This weekend I went to Zoë’s house for a little pizza party. Erin from Naturally Ella and Alex and Sonja from A Couple Cooks were in town, and so a few of us got together to bake and eat. It was a lovely afternoon, and I never imagined I would meet so many food blogger friends over the years here in Minneapolis. (The Faux Martha and Girl Verses Dough were there, too, pictured after the jump.)
Years ago, after completing college and moving back in with my parents for a spell, I would pick my Grandma up once a week and take her out shopping. She was close to 90 and could no longer drive, but was always eager to get out of the house and buy her own groceries and necessities. One of her favorite haunts was a neighborhood department store that she insisted on stopping by, and she would push her cart around the aisles aimlessly, happy to be out and about. This particular store didn’t have much for me to look at, but I would always wander over to the kitchen section and browse around until Grandma was ready to leave. I remember falling in love with one particular item: a glass cake stand with a heavy domed lid. Every week I would go back and debate purchasing it, but I had just graduated college without much in my bank account. So each time I would pass it by, dreaming of the cakes I could make to fill it.
That August I celebrated my 25th birthday, and there it was wrapped up so pretty: the cake stand I had been coveting. My parents gave it to me that birthday, but I’m pretty sure they were tipped off by my Grandma, who couldn’t help but notice me eying it each week. Almost twelve years later I still own the glass domed top to the stand, but the bottom chipped after I dropped it one sad evening. Over the years I’ve collected a few more stands, and use them frequently. But not just for cakes: for muffins and scones and cookies and fruit, also. I love having one perched on my counter; an interactive display of sugary goodness to brighten the day.
Last week the folks at Martha Stewart asked if they could send me a cake stand (pictured in the post here) from the Martha Stewart Collection (exclusively at Macy’s) and I could hardly say no. That very first cake stand was a Martha Stewart stand, and I had loved it dearly for years. I’m looking forward to all the birthdays, anniversaries, and get-togethers this new piece will be a part of.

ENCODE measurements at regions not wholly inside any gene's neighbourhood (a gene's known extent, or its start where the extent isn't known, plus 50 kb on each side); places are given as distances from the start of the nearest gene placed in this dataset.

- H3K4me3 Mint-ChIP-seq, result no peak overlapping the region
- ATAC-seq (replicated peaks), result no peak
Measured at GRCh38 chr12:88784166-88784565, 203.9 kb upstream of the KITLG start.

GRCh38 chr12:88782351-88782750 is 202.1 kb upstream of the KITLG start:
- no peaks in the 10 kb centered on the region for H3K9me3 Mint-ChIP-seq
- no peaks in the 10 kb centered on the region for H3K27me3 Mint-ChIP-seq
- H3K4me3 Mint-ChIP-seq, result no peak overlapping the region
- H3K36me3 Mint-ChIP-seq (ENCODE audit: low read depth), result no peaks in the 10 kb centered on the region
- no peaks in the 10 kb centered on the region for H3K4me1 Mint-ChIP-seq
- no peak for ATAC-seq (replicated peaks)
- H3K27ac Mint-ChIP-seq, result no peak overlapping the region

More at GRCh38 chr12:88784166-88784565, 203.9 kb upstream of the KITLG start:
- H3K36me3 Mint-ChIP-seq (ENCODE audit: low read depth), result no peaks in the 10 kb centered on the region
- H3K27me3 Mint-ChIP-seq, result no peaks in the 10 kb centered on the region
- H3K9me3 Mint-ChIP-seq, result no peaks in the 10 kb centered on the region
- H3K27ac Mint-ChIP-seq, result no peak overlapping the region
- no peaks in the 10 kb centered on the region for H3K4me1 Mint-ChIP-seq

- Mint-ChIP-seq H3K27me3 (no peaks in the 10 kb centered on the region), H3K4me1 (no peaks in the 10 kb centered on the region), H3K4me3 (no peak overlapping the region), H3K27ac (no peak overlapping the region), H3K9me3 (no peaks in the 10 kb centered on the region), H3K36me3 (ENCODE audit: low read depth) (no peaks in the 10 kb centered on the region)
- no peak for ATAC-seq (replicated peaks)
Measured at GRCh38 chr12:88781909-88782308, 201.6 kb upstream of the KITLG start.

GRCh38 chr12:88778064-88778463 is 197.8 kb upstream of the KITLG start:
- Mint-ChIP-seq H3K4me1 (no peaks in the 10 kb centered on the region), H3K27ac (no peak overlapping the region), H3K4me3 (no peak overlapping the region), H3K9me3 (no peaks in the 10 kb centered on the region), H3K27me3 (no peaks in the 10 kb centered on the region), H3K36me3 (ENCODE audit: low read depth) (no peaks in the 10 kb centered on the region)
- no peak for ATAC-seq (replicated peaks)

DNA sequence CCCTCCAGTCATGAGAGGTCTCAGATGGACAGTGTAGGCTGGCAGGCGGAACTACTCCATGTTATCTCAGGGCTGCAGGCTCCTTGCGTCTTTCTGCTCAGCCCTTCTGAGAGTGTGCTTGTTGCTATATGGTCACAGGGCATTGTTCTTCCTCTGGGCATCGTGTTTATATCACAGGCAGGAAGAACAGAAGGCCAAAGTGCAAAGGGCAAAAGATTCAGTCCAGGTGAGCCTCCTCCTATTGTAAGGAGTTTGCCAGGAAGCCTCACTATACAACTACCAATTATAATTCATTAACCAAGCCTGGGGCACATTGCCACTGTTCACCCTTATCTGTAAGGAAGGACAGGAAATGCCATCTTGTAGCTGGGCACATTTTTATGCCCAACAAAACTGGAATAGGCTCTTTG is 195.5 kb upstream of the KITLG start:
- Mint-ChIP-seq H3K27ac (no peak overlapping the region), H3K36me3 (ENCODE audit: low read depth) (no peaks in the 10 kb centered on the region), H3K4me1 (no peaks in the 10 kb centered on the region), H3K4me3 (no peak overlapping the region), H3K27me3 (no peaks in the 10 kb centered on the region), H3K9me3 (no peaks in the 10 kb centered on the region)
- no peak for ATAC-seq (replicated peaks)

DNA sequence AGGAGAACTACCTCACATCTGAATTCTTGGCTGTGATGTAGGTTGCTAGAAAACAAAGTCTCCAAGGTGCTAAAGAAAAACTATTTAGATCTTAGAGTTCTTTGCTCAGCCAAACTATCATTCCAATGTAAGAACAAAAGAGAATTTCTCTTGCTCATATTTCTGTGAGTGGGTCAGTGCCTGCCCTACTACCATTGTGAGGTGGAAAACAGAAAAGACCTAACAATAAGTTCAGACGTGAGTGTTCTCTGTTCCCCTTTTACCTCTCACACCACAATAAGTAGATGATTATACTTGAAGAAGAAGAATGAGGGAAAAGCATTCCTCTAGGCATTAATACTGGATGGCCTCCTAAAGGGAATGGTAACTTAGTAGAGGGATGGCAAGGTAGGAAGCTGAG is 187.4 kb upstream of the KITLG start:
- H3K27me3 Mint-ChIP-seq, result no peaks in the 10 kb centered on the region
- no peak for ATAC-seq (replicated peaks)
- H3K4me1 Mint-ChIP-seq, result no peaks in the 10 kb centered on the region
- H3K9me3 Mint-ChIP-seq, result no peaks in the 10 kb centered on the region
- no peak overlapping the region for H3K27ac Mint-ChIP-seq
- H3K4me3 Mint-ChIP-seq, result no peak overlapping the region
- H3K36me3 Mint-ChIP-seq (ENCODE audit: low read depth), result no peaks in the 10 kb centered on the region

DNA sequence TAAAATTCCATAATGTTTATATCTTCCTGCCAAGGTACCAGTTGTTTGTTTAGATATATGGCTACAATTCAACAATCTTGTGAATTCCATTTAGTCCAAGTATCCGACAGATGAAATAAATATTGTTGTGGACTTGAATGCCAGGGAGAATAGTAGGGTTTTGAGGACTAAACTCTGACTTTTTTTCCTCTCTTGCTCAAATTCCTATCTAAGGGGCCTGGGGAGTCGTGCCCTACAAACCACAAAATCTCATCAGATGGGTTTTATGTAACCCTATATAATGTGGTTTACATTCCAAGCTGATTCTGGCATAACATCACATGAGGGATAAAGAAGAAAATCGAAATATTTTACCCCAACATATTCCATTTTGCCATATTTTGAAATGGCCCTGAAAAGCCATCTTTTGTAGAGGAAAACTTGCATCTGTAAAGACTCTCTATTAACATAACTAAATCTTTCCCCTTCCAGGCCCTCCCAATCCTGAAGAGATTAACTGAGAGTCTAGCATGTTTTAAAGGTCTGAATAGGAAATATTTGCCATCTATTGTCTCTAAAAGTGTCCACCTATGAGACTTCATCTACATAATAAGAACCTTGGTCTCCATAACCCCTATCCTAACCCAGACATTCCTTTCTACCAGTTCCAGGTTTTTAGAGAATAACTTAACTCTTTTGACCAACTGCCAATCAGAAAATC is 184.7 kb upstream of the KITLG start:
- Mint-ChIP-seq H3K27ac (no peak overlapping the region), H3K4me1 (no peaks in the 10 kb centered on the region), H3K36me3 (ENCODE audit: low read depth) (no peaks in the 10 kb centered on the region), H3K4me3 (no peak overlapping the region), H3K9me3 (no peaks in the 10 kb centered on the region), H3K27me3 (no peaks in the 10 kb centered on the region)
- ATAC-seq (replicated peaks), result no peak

(and, although I was given the stand, all my opinions here are my own).
A few things:
I’ve seen a whole lot of food bloggers getting on the Steller bandwagon this past month. It’s one of my favorite Apps, and I highly recommend checking it out if you haven’t yet.
I find myself dreaming about this place. It would be an epic vacation.
As you might know we just moved, and I’ve been struggling with wanting our new space to be so perfect right away. This article was so good to read, and reminded me I already have everything I need.
Anne Lamott on Robin Williams passing. She always has the words.
“I do think you have to change with the times in a way that renews your core essence, not abandons it. To change for the sake of change—without an anchor—that is mere faddishness. It will only lead you further astray.
-Richard C. Morais, The Hundred-Foot Journey
A few days ago DreamWorks approached me to create a post inspired by their new movie The Hundred-Foot Journey. I eagerly accepted because a) Helen Mirren is in it and b) I had a good reason to make gâteau basque, with a twist. The movie is a charming tale that interweaves food and love, and two very different cultures. It comes out August 8th so I haven’t seen it yet, but I was smitten by the trailer, and saw it got two thumbs up from Food Loves Writing, who viewed it this past weekend. I also started the book yesterday, trying to finish it before I see it in the theater.